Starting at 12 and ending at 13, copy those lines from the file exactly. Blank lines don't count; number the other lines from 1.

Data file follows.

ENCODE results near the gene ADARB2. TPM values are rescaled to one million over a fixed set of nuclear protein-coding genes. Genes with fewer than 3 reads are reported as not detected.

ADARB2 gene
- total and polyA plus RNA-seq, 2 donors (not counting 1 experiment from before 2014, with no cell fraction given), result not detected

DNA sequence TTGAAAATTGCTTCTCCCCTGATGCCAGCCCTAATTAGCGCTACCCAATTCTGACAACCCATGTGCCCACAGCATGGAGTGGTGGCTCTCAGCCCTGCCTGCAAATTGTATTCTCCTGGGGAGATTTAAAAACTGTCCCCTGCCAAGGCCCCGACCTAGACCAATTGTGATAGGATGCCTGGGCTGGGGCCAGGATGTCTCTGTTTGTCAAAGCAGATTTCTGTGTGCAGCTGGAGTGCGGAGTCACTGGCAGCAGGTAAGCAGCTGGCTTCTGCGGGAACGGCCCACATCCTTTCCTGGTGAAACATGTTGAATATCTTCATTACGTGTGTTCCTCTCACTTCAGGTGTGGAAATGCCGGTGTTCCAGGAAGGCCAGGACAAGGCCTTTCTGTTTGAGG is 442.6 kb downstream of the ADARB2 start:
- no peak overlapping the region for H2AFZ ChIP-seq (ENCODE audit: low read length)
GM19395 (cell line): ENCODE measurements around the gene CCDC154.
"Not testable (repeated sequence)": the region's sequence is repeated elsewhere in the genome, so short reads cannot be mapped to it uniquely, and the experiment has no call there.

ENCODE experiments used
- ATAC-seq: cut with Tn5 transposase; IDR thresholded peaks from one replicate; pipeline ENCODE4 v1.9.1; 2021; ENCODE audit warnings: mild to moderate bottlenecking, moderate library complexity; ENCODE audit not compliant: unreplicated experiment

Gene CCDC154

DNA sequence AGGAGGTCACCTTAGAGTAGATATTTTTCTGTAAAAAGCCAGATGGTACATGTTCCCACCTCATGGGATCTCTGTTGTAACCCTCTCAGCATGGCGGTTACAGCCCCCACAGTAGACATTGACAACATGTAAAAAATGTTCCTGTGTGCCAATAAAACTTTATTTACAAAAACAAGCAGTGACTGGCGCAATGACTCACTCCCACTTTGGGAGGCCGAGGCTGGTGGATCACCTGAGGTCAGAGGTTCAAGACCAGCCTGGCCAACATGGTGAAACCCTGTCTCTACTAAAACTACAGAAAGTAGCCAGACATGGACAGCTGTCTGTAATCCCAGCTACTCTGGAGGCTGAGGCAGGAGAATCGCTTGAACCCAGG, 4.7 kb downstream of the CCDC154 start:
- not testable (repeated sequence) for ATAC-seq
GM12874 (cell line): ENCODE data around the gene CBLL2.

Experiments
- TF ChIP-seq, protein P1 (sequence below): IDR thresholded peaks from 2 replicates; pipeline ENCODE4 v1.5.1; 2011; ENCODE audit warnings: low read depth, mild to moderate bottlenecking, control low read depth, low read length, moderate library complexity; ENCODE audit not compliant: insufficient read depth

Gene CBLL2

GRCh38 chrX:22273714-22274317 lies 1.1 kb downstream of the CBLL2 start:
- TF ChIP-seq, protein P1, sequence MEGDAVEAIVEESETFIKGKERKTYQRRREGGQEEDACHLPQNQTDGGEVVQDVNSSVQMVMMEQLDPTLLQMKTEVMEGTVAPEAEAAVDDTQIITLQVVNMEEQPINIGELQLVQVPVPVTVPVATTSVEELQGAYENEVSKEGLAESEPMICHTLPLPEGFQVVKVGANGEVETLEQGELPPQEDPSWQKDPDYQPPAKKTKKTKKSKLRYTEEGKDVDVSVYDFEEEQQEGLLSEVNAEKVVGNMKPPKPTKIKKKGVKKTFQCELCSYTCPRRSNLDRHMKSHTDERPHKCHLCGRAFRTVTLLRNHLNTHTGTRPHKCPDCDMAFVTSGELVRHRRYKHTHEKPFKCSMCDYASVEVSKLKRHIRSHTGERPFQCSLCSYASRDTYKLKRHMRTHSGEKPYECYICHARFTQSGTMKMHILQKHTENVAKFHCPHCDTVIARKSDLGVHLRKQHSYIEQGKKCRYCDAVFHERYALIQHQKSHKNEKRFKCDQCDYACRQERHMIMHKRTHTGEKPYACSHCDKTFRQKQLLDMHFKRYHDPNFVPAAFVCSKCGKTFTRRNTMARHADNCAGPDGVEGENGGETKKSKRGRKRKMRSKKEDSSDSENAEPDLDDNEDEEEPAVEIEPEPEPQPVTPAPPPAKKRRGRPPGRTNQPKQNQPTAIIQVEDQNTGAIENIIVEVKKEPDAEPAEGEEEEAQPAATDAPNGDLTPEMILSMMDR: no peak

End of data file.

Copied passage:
- not testable (repeated sequence) for ATAC-seq
GM12874 (cell line): ENCODE data around the gene CBLL2.